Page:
Directed &/or written by women, March 2016

A couple of little changes: I’ve decided not to include Cinematheque screenings anymore and for one-off/festival screenings I’ll only be adding films to the directed/co-directed category but not the written/co-written. So, here are the releases for February (Australian release dates) that are directed &/or written by women. (Including co-directed and co-written).

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Films directed/co-directed by a woman opening in March 2016:

Miracles From Heaven directed by Patricia Riggen, release date 17th of March 2016

Kung Fu Panda 3 co-directed by Jennifer Yuh (and Alessandro Carloni), release date 24th of March 2016

Sherpa written and directed by Jennifer Peedom, release date 31st of March 2016*

Dark Horse directed by Louise Osmond will be showing at The Sunday Sessions on the 20th of March

*This was included in last month’s post, but then it disappeared from the Palace Nova site. I suppose its release was postponed.

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Films written/co-written by a woman opening in March 2016:

London Has Fallen co-written by Katrin Benedikt (directed by Babak Najafi), release date 17th of March 2016

Kapoor and Sons co-written by Ayesha DeVitre (directed by Shakun Batra), release date 18th of March 2016*

My Big Fat Greek Wedding 2 written by Nia Vardalos (directed by Kirk Jones), release date 24th of March 2016

Labyrinth of Lies co-written by Elisabeth Bartel (directed by Giulio Ricciarelli), release date 31st of March 2016

*Couldn’t tell if this was a limited release.

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At the French Film Festival in March/April*:

Bang Gang (Un histoire d’amour moderne) directed by Eva Husson

La Belle Saison directed by Catherine Corsini

Lolo directed by Julie Delpy

Love at First Child (Ange et Gabrielle) directed by Anne Giafferi

Mon Roi directed by Maïwenn

 

*As the festival is moving around the country during March and April, I have added all the women-directed features in the March post. I’ve also linked the movies to their pages on the festival site, instead of IMDB. (If I missed any because I mistook names for a different gender, feel free to point this out).

Check below for where the films are screening:

Palace Nova; Hoyts; Wallis; Greater Union; Capri Theatre; Odeon Star; The Regal Theatre/Trak Cinemas.

Also, I’m just one (forgetful and easily overwhelmed) person and can sometimes miss things so, as always, please let me know if I have!

Note: information correct at time of publishing.

Peau d’Âne (Donkey Skin), 1970

I’ve had a Jacques Demy boxset sitting on my ‘to watch’ shelf for some years. I don’t remember where or when I bought it (I remember why, obviously: I wanted to watch the films) but I know it’s been sitting there for far too long (though not as long as others have). Recently, I decided it was about time I cracked it open. The last I watched, Peau d’Âne (Donkey Skin), turned out to be my favourite, which I hadn’t expected at all. I’d thought I’d probably enjoy it, but prefer either Les Parapluies de Cherbourg (The Umbrellas of Cherbourg) or Les Demoiselles de Rochefort (The Young Girls of Rochefort). But Donkey Skin it was! I feel like I’m in the minority, here, though.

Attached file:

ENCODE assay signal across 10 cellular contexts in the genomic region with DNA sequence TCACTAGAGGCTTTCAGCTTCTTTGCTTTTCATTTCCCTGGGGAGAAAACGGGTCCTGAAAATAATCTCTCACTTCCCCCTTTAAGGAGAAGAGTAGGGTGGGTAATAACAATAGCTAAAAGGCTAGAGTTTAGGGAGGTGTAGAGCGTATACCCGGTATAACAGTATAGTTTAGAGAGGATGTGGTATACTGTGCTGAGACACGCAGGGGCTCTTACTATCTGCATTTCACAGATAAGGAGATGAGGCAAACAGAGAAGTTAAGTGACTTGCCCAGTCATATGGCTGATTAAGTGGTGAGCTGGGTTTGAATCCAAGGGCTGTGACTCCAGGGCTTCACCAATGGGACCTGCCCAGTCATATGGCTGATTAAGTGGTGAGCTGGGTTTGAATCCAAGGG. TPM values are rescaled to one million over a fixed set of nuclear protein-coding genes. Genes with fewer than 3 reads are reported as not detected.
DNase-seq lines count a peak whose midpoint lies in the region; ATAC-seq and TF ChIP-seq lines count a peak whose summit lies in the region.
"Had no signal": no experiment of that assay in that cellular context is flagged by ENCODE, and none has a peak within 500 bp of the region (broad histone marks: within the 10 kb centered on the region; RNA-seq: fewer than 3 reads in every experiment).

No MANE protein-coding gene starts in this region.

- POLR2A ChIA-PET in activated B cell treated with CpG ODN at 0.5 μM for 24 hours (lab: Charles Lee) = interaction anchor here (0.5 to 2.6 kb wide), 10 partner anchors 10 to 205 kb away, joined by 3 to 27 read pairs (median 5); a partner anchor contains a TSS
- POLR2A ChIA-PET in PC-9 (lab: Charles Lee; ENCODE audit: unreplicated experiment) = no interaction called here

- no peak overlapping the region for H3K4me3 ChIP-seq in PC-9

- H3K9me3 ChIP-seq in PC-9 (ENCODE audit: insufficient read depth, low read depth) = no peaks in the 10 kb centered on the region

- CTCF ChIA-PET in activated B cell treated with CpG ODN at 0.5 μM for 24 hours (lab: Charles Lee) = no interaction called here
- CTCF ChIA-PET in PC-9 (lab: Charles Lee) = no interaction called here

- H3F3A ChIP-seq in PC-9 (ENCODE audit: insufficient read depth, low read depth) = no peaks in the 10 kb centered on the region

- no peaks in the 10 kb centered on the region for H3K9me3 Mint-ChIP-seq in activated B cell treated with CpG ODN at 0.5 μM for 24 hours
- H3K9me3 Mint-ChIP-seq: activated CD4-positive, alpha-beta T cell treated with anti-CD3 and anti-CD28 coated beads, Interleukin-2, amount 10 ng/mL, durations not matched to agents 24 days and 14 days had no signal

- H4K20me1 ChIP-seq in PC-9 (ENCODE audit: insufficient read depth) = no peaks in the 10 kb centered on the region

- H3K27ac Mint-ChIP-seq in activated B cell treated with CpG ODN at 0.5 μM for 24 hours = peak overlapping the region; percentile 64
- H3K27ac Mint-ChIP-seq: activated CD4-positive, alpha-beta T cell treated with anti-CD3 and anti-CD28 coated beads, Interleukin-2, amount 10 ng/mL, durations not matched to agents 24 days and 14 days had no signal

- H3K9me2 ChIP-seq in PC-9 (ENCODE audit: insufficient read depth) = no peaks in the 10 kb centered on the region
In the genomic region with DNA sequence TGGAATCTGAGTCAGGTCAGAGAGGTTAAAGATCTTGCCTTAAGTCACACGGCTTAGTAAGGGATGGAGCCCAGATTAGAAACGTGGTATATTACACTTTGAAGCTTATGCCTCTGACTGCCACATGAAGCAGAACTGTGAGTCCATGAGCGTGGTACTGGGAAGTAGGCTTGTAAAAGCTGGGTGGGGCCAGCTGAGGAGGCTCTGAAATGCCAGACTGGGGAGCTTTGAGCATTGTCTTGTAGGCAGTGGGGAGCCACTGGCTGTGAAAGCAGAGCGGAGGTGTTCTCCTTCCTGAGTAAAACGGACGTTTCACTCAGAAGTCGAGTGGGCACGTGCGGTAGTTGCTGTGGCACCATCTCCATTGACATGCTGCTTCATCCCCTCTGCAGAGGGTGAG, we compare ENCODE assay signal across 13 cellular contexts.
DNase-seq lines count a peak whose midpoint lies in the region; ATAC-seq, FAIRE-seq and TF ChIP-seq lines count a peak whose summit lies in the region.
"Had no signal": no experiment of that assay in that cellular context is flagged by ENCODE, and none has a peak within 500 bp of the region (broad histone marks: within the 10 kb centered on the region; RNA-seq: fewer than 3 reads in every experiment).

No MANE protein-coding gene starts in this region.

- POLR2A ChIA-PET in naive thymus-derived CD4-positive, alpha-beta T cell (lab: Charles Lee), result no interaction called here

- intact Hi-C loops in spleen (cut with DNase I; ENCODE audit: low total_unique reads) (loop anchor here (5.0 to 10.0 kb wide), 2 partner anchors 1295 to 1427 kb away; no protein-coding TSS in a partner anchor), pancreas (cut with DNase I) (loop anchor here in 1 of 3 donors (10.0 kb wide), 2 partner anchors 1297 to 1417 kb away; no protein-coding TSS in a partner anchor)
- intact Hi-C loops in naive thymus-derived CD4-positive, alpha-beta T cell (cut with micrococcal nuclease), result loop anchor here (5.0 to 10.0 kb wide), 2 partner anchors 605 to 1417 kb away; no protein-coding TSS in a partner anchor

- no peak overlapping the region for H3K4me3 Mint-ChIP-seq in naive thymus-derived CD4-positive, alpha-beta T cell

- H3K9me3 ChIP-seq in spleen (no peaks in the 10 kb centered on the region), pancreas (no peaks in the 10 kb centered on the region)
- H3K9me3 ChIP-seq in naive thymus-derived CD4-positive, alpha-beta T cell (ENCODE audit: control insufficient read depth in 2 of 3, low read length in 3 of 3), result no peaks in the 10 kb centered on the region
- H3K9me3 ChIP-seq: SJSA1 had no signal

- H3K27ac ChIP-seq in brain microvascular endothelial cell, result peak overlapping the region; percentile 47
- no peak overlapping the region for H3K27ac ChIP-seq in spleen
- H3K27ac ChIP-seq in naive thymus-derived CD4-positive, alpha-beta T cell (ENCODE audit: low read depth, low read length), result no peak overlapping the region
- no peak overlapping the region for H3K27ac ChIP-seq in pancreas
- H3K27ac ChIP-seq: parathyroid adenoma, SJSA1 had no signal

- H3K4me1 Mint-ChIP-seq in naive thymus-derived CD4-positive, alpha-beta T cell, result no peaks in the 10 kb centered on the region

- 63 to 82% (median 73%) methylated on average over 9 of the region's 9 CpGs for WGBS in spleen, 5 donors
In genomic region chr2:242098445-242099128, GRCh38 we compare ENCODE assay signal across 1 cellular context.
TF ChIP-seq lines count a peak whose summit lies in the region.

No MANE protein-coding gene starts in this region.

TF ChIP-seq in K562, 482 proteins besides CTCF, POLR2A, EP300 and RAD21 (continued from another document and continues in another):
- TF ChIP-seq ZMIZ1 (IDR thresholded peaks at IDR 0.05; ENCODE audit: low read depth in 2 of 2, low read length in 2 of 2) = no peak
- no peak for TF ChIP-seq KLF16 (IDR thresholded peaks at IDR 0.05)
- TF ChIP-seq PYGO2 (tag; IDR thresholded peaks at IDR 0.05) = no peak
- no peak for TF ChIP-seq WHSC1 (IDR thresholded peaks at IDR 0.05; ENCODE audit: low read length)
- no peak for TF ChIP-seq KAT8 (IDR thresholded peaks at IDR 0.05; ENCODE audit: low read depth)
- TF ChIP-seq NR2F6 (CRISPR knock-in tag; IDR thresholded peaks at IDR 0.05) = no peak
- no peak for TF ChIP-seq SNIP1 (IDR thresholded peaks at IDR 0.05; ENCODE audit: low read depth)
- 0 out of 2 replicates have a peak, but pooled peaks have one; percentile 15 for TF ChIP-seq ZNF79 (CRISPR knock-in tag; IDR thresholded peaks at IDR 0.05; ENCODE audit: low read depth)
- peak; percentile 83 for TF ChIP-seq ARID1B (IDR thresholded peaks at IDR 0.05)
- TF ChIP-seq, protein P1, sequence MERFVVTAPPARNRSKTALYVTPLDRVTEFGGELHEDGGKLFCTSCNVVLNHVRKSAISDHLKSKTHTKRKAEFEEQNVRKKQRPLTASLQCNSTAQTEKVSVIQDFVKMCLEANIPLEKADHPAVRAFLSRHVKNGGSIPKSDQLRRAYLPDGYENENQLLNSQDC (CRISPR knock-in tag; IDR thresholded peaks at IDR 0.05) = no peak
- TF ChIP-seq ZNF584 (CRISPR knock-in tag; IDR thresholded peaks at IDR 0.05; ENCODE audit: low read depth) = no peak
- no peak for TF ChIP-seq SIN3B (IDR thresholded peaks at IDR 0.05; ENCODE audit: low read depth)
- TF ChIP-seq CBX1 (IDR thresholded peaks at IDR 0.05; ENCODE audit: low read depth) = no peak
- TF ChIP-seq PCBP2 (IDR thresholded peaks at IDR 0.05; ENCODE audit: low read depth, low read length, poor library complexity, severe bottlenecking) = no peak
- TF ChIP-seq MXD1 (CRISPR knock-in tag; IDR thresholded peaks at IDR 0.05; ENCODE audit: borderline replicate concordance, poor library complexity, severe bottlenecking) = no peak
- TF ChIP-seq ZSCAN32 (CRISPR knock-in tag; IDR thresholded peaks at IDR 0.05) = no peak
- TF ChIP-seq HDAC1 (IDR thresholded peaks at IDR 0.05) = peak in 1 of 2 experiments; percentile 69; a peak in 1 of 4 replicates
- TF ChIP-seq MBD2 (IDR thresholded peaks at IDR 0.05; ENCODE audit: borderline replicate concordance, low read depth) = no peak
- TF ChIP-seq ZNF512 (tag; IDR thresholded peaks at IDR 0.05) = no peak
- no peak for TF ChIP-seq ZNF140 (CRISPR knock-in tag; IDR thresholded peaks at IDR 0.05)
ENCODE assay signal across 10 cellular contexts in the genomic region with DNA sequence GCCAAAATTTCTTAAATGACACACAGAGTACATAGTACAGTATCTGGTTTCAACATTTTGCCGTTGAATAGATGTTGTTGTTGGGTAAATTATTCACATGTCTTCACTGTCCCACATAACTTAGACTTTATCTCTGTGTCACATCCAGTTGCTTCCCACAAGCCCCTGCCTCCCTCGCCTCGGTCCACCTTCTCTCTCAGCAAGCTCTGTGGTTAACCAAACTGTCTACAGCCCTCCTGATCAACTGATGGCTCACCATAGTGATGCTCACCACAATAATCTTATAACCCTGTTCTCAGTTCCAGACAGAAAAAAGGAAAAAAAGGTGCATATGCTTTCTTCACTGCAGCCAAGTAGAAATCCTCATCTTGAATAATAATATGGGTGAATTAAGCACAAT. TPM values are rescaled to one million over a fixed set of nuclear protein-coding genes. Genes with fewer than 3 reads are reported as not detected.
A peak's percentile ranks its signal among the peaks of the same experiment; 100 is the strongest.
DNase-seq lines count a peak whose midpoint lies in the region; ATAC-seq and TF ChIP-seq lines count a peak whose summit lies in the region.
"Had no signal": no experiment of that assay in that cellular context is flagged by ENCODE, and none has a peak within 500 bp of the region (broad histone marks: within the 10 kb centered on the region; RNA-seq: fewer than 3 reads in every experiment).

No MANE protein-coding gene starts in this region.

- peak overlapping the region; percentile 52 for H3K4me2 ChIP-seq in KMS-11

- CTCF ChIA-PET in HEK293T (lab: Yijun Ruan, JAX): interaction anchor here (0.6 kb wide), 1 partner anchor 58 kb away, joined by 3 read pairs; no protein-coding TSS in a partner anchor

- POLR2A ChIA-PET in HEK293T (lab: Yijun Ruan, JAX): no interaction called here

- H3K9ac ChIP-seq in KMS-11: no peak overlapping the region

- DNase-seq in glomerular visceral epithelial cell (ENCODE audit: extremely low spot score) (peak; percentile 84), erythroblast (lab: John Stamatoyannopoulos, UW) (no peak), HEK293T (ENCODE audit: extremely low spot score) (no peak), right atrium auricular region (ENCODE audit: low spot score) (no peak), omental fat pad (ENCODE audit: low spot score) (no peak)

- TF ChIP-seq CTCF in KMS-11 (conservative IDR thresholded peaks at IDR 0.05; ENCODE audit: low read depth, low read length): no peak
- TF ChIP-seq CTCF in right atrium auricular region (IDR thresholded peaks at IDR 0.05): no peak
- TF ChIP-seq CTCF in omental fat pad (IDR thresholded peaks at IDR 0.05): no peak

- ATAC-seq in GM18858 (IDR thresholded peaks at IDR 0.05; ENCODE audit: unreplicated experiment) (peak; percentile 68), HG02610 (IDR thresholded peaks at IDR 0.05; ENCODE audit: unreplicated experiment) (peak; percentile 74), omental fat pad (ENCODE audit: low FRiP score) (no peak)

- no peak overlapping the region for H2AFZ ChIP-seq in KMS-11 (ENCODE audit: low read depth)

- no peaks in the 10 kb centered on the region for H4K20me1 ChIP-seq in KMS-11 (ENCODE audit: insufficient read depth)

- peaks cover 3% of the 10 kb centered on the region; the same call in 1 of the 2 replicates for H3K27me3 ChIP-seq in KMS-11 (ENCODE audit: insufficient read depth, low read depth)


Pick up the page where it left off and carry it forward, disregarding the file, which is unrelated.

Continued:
It’s such a strange fairy tale to start with (I was familiar with the story, by Charles Perrault, before ever knowing of the film) and this adaptation fully embraces the absurdity. For those who don’t know, it’s basically about a king who decides he wants to marry his daughter (he had promised his wife, on her death bed, to not marry again unless it was to someone more beautiful than she) and so the princess ends up disguising herself in a donkey pelt and running away. (More or less).

030-donkey-skin-theredlistIt’s been described as part fairytale satire, and largely referencing Cocteau (apparently, I’m ashamed to admit to never having seen any of Cocteau’s films) yet still a fairytale film on its own. I feel this is apt. (You know, despite not having seen any of Cocteau’s films – I absolutely, certainly will at some point).

But, first, let’s talk costumes and sets, because they’re always what I notice first and think of the most. In terms of sets and set dressing, things that particularly caught my eye: Deneuve’s bed that looks like a meadow, living statues, the throne in the form of a gigantic white cat, the Lilac Fairy’s outdoors vanity and the touches of glam in Donkey Skin’s ramshackle cabin.

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New life goal: acquire cat shaped throne.

And then, to costumes, all of those dresses! My gosh. They’d be beautiful enough without the ‘gimmicks’ but they become ultra dazzling with clouds projected on them or luminous spots. It’s all very dreamy and whimsical. And even dressed like a donkey, Deneuve is radiant.

Wearing the skin of an ass. Still beautiful.

Wearing the skin of an ass. Still beautiful.

The Lilac Fairy was fantastic, too. Not least because of her Endora-esque costumes.

av7m8xr1_n0g28lThe playful poking of fun at fairy tale films was diverting, and I think most noticeable with the prince. The scene where he demands that all the maidens of the kingdom be rounded up to find the one girl who fits the ring, even though he obviously knows it belongs to Donkey Skin, highlights the absurdity of fairytale rituals and the almost capricious nature of the prince. I mean, I’m fairly certain that he’s also manipulating his parents, so they’ll let him marry Donkey Skin, but geez!